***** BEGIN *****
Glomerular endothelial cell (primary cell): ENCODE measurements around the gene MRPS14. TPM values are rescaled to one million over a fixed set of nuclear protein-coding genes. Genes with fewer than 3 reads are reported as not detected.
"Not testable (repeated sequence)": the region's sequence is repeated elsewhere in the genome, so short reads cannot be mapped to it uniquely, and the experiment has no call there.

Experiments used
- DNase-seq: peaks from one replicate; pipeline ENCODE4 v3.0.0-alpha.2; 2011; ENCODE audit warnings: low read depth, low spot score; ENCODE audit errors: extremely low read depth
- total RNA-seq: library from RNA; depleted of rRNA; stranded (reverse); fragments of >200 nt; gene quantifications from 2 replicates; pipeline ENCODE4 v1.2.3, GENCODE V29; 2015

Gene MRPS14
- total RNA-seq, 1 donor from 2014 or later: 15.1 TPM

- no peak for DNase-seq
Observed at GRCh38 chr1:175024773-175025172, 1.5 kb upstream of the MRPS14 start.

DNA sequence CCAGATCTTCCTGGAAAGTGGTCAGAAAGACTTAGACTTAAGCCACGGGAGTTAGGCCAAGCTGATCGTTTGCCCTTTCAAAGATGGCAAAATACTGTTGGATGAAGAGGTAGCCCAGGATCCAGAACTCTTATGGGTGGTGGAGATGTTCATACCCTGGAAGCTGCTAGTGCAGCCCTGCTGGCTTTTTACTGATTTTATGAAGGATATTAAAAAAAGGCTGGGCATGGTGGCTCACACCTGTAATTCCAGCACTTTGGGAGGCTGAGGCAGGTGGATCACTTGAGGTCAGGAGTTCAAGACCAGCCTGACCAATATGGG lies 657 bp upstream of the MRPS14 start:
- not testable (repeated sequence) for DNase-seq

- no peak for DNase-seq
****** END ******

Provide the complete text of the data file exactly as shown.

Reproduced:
Glomerular endothelial cell (primary cell): ENCODE measurements around the gene MRPS14. TPM values are rescaled to one million over a fixed set of nuclear protein-coding genes. Genes with fewer than 3 reads are reported as not detected.
"Not testable (repeated sequence)": the region's sequence is repeated elsewhere in the genome, so short reads cannot be mapped to it uniquely, and the experiment has no call there.

Experiments used
- DNase-seq: peaks from one replicate; pipeline ENCODE4 v3.0.0-alpha.2; 2011; ENCODE audit warnings: low read depth, low spot score; ENCODE audit errors: extremely low read depth
- total RNA-seq: library from RNA; depleted of rRNA; stranded (reverse); fragments of >200 nt; gene quantifications from 2 replicates; pipeline ENCODE4 v1.2.3, GENCODE V29; 2015

Gene MRPS14
- total RNA-seq, 1 donor from 2014 or later: 15.1 TPM

- no peak for DNase-seq
Observed at GRCh38 chr1:175024773-175025172, 1.5 kb upstream of the MRPS14 start.

DNA sequence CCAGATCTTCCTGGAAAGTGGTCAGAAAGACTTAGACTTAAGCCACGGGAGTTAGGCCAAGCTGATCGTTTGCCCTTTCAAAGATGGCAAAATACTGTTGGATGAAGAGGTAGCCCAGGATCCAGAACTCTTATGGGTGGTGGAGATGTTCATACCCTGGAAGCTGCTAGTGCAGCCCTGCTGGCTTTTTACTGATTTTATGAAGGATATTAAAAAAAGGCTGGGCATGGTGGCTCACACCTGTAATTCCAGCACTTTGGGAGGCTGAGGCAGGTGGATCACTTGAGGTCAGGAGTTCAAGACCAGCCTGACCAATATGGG lies 657 bp upstream of the MRPS14 start:
- not testable (repeated sequence) for DNase-seq

- no peak for DNase-seq